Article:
geographer to Louis XV in 1751. Gilles and Didier produced their 500+ maps
and terrestrial globes working together as father and son. In some cases it is
uncertain whether Gilles or Didier made a given map. Gilles often signed
maps as "M.Robert", while Didier commonly signed his maps as "Robert de
Vaugondy," or added "fils" or "filio" after his name. The Robert de
Vaugondys were descended from the Nicolas Sanson family through
Sanson's grandson, Pierre Moulard-Sanson; from him they inherited much
of Sanson's cartographic material, which they combined with maps and
plates acquired after Hubert Jaillot's death in 1712 to form the basis for the
"Atlas Universel." Like Ortelius and Mercator, the Robert de Vaugondys'
credited their sources, which has greatly benefited the study of the history
of cartography during that period. Their business was first taken over by
globe-maker Jean Fortin, in 1778, and then by Charles Francis Delamarche.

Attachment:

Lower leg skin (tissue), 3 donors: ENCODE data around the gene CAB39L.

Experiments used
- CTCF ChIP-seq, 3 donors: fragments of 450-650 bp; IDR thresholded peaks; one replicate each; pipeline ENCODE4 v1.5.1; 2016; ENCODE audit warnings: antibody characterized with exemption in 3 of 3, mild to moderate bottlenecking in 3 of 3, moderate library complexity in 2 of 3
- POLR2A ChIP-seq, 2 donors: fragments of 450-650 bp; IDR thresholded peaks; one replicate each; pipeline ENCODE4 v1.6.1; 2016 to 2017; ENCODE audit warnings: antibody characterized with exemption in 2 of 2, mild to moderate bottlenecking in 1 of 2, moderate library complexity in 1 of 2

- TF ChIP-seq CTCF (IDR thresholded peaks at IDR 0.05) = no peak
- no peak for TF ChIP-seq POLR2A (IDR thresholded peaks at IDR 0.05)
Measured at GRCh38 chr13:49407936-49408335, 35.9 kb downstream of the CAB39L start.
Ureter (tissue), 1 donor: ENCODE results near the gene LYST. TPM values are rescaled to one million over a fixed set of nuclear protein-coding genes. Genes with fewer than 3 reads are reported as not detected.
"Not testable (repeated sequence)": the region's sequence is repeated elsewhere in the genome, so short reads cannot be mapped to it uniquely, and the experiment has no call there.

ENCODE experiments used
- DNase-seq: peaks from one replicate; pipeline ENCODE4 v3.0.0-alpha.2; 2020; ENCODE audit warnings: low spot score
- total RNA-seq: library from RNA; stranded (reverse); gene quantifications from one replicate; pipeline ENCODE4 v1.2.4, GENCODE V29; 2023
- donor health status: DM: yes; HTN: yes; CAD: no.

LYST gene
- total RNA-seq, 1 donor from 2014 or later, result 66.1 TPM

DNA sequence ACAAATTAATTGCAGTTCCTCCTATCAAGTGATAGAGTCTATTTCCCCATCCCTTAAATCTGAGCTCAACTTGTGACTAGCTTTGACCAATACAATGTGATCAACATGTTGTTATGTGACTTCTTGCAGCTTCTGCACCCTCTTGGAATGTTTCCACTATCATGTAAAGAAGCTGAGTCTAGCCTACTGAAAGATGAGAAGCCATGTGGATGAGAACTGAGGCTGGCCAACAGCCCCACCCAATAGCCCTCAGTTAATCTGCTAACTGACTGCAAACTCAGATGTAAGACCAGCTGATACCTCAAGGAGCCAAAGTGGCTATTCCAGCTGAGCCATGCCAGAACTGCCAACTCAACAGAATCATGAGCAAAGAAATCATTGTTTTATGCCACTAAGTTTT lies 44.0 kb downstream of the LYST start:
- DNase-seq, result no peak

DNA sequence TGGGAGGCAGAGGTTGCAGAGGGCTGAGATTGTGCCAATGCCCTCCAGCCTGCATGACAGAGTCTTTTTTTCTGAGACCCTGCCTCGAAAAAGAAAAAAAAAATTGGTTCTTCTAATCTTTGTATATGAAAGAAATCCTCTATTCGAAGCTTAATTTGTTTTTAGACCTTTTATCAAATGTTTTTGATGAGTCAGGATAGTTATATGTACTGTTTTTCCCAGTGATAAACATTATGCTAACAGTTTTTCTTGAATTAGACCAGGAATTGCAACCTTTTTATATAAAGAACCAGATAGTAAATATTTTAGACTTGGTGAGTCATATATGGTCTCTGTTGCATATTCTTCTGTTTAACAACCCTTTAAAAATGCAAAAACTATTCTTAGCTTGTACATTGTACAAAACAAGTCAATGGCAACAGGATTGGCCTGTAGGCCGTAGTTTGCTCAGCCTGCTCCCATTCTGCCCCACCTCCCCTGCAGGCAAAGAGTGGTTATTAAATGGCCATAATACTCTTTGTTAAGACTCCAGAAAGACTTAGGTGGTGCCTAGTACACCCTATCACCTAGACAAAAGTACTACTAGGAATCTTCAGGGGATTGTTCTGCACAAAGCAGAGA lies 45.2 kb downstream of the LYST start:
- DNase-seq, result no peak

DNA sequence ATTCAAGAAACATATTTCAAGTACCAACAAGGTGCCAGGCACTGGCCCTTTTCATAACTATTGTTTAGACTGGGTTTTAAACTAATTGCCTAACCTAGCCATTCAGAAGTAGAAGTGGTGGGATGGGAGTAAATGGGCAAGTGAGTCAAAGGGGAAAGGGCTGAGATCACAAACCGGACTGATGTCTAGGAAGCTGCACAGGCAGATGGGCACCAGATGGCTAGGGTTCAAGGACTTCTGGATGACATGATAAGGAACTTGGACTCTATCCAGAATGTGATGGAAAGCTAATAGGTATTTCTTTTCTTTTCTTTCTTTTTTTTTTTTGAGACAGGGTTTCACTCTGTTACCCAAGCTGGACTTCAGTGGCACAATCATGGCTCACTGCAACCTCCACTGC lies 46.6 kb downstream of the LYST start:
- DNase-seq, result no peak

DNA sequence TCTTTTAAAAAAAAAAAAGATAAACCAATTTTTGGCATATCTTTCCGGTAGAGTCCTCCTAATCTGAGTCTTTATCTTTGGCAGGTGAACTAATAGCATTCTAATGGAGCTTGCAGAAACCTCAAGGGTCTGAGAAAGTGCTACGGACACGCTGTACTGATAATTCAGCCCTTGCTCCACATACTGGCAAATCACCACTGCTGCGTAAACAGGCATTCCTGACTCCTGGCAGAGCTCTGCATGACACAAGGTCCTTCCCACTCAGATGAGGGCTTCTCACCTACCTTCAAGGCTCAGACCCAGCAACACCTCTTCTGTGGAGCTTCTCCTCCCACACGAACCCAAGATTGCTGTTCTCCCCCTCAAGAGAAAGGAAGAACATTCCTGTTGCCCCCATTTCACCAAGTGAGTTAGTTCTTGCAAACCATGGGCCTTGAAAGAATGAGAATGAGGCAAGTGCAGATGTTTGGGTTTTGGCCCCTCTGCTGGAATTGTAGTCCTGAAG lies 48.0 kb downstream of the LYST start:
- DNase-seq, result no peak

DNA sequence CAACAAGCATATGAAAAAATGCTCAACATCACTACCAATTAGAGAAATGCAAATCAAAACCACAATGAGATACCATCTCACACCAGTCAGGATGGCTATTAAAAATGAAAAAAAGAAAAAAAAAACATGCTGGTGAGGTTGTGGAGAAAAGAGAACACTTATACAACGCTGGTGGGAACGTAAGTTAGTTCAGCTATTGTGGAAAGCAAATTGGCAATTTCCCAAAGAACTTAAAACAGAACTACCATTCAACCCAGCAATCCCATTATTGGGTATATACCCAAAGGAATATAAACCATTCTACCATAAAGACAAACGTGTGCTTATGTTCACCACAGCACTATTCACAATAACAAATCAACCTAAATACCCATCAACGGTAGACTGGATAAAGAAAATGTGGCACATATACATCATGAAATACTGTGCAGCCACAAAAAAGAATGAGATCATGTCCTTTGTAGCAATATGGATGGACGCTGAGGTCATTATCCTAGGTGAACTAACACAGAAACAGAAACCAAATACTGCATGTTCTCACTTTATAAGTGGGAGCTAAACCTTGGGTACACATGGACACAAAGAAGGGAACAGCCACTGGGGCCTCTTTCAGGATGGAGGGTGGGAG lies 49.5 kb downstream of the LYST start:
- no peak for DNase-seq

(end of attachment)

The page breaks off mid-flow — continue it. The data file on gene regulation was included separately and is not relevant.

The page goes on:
Their map "POLOGNE," dated 1750, was published in "Méthode abrégée et
facile pour apprendre la géographie," a French geographical school book for
children, first published in 1705 by Abbé Le François. He wrote the book for
his pupil Marie Anne Crozat, daughter of Antoine Crozat Marquis de Chatel,
a French banker. In the dedication to "Mademoiselle Crozat," signed with the
initials A.L.F., the author said that although his pupil, Miss Crozat, was
herself already too accomplished to really need the book, he was sure that
she would love to see her name mentioned. The book became very popular
and became known as "Géographie de Crozat." It was used in French
education for almost a century, going through many editions from about 1751
until well into the 1800's. The editions in the 1700s all used Vaugondy maps,
often dated 1750, but issued into the 1780's. Later 18th century editions had
new maps engraved but followed the Robert de Vaugondy outdated
Robert de Vaugondy Family: Flourished 1731 - 1778, Paris
Ortelius aged about 50, by Philip Galle. The text below reads: "By looking,